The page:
Let’s be clear. If teachers have to work 60 hours a week, it no longer affects me. I will not be a teacher at the end of the month.

If teachers won’t be able to retire until they’re far too old to be dealing with the workload, it no longer affects me. I’m effectively retiring from teaching in my 30s.

If teachers have terrible pensions, if they can’t get on the property ladder, if they never find a work-life balance, if they go home (as some of them tell me) and cry through hours of marking and paperwork, if they hate every moment of the job that takes them away from the students they love, it no longer affects me. I am not affected any longer by the constant shifting of goalposts, the endless data input, the patronising hoop-jumping, the Threat of OFSTED. Not anymore. I’m out of there!

In three working days I will no longer be a teacher.

I am an excellent teacher. I have taught whole families. I have achieved outstanding GCSE results. I have run two departments. I have touched the lives of thousands of students. I have laughed, and I have loved it… and I have hated every second for the last 2 years.

I am striking today, for the teachers who I love. Most of those teachers are at school, teaching, while I write this. There are many reasons why they are at school, rather than on strike. You’d have to talk to them about that, and I don’t intend to berate them for making that decision. But I do want them to know that I am striking for them. None of this effects me anymore. I am doing it for YOU, teachers!

I am on strike for the children who have become statistics. I am on strike for the teachers who have become hardened and robotic. I am on strike because your teenage years aren’t all about exam results, actually, and we shouldn’t forget that. I am on strike to ask the government to back off and let us do our job – we’re the experts, after all. I am on strike today, because it is the last (albeit tiny) way I can raise my voice in defence of the occupation that was once my calling.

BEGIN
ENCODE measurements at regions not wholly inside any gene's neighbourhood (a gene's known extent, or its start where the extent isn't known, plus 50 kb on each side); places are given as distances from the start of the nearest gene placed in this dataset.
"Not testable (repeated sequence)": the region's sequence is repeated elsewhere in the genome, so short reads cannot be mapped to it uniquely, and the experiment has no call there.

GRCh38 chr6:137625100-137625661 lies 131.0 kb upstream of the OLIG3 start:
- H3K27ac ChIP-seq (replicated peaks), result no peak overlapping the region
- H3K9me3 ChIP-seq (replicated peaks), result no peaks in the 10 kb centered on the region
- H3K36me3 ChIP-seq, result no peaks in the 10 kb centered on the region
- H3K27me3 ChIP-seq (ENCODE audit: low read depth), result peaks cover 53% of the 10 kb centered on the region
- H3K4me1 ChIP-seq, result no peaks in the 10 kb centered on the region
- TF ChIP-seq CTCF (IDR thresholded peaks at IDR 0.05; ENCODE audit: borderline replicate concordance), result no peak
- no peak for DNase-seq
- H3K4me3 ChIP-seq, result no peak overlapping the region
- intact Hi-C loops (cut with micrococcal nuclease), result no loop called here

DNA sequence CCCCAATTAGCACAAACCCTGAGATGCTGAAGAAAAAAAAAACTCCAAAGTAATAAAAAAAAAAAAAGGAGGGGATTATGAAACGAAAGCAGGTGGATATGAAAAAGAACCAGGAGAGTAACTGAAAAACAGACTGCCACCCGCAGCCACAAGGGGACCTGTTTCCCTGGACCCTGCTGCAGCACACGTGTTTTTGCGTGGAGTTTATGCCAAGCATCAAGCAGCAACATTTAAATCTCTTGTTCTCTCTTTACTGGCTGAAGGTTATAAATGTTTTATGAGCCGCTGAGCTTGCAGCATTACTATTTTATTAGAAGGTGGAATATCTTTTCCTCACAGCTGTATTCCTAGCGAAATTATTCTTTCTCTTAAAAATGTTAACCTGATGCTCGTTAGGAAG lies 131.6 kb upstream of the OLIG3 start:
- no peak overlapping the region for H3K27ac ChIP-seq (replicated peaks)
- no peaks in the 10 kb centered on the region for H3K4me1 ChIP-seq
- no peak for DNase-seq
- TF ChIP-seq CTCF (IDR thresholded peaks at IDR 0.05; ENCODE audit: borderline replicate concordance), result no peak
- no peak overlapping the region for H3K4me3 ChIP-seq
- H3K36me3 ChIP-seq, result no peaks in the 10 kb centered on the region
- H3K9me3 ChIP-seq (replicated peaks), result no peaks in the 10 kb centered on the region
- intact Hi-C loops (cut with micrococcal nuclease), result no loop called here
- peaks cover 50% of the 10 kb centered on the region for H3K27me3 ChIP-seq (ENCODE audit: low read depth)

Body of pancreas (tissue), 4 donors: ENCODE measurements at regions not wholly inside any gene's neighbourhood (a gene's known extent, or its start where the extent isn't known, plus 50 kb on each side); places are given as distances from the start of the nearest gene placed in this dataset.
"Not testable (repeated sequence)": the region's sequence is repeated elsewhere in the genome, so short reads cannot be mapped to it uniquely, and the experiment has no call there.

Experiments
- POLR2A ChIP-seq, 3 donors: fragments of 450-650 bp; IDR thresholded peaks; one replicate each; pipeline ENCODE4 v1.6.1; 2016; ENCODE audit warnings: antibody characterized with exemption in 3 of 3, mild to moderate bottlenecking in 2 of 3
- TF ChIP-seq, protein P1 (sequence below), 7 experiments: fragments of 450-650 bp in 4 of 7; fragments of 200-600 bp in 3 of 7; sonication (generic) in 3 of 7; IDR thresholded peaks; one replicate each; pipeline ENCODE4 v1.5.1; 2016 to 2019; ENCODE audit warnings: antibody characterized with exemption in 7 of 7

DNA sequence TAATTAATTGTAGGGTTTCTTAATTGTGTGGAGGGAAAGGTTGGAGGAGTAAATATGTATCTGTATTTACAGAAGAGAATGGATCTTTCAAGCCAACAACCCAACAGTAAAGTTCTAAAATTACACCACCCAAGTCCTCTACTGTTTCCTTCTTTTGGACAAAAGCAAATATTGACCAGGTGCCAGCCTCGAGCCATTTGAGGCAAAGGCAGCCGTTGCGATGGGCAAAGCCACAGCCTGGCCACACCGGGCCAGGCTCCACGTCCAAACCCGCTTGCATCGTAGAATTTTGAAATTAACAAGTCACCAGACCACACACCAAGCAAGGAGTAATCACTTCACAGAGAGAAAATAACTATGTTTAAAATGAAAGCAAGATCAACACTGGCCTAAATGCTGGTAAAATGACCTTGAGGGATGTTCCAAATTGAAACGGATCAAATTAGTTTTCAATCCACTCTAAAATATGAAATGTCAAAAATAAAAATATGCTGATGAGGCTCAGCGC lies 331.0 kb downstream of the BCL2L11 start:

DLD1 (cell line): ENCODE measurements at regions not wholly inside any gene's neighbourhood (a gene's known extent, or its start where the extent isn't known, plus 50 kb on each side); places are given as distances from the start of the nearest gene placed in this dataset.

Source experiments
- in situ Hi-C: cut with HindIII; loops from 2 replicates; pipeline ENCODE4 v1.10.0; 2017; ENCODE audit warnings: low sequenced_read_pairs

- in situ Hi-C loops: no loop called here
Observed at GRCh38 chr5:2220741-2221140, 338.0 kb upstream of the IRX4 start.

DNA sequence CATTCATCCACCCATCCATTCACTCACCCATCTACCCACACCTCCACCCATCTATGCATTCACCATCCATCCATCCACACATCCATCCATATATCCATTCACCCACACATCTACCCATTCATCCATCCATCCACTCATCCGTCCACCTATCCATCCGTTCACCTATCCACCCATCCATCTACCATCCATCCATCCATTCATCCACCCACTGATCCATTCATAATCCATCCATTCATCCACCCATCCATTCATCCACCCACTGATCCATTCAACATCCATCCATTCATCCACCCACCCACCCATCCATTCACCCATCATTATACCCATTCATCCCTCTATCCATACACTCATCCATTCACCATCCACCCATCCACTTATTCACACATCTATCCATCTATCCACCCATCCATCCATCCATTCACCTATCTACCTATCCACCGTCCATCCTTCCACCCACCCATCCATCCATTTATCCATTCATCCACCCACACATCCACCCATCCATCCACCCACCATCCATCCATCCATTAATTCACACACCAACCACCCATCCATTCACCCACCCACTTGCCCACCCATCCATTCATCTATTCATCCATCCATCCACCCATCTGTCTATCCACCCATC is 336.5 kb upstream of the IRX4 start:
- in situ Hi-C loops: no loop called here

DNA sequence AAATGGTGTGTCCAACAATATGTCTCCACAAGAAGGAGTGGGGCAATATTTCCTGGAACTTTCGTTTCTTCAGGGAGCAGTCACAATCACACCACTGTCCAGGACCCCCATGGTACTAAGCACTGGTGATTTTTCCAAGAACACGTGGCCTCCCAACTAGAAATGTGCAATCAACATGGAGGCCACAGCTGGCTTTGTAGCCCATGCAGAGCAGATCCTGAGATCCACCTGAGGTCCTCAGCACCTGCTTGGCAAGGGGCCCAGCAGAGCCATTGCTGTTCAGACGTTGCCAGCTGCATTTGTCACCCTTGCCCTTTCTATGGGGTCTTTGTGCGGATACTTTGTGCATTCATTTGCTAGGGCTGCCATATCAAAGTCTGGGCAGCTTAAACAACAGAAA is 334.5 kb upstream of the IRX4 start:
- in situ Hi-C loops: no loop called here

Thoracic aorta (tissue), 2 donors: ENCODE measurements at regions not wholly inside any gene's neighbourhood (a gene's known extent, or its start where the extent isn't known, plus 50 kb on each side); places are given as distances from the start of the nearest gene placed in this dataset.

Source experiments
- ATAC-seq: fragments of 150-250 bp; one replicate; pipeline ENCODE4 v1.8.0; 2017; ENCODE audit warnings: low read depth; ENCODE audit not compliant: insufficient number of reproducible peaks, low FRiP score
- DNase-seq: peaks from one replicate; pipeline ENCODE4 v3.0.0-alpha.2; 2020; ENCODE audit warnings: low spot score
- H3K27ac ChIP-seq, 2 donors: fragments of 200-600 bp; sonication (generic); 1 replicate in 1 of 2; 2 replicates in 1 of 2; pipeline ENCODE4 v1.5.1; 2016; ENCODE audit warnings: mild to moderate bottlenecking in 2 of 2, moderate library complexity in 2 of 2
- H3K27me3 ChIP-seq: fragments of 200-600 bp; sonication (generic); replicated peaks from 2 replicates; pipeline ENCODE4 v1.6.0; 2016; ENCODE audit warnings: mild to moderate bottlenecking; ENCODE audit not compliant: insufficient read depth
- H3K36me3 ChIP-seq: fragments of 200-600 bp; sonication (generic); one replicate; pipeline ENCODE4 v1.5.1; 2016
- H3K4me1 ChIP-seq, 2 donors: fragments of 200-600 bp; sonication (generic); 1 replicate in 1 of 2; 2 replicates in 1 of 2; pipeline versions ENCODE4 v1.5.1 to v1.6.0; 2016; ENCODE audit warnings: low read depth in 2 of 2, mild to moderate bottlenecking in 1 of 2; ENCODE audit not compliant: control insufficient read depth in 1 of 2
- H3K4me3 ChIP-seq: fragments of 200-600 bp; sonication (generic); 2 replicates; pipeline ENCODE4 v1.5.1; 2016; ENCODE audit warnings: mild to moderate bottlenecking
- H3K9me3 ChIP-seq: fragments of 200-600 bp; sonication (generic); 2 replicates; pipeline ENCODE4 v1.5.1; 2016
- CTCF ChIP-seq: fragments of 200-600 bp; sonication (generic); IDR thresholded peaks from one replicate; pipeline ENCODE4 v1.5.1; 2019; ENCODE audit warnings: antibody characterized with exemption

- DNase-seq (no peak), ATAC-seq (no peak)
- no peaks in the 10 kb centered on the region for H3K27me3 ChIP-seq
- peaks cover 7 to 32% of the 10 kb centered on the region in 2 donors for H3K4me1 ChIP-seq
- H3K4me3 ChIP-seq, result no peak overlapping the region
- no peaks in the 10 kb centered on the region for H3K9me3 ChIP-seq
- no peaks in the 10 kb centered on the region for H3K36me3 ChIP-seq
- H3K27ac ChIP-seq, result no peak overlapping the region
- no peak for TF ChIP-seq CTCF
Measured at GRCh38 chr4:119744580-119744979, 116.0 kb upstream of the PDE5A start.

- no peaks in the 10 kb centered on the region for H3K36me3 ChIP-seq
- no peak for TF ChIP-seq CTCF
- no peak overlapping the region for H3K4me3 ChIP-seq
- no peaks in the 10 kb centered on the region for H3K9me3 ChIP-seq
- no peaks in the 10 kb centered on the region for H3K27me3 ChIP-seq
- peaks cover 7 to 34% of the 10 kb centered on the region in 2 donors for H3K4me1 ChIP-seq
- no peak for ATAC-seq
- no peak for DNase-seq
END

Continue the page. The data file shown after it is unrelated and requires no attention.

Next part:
I am on strike because teaching is unrecognisable to me now.


Mormon Up!

We went to see The Book of Mormon recently. I loved it.

I love a good musical, anyway, but I was worried about this one. I saw Jerry Springer, The Opera, and struggled to see the funny side of what felt a little too much like some sort of blasphemy (Jesus as a baby in a nappy? Am I remembering wrong?). Regardless of where I might be in my own spiritual path, I still struggle with anything that ridicules my very honest upbringing.

So when my “godless” husband bought tickets for the show, I was intrigued (I love a good musical!)… but nervous. And then I read somewhere that Book of Mormon had been referred to as “a love letter from an atheist to religion”.  And I wanted to go even more. Because there’s nothing I love more than love between different world-beliefs (if we did this more, we’d all be better off).

And I was ready to be offended… and to laugh… and to wince at how close it came to being difficult (and how funny that can be too).

But I wasn’t ready to come away feeling like I’d learned something important for my life.

My daddy asked if he’d like it. I have no idea. Some of the AIDS jokes, the giant penises and the coarseness make me want to protect him and say “No!” (though I know he wasn’t always a vicar…), but some of me hopes he’ll see what I saw in this song.

Because this song – coming as it did at a time when I was reverting to some child-like belief about the world (Why is God doing this to me??!!) – changed how I deal with the world.

It comes at a time in the show where the main-Mormon has jacked it all in (can’t deal with a difficult mission in Uganda) and leaves his (slightly dopey) mission buddy to deal with it all. The bit where the main-Mormon jumps in about Orlando… that’s where I burst into tears and realised what an idiot, spoilt brat I am…

Listen… imagine you have first-world problems… ignore the slightly blasphemous bits…

If you’re Christian, think about the smirk God would have on his face that this is how he got a very useful message to me. If you aren’t religious… enjoy the very silly song.

Reasons to be grateful

I’ve been struggling a bit. Overall, I’m stronger, better, but somedays it’s so easy to revert to old habits, and I find myself stuck; back in the dark. So this post is a bookmark for me, of all the things I should be celebrating everyday.

A list of reasons to be grateful:

1. I am married to my best friend. He is supportive, he is silly, he challenges me. He deals with the things I can’t, or won’t, and his endless drive is an inspiration. We laugh a lot more than I remember to remember, and he has a wonderful family who help me love life, too.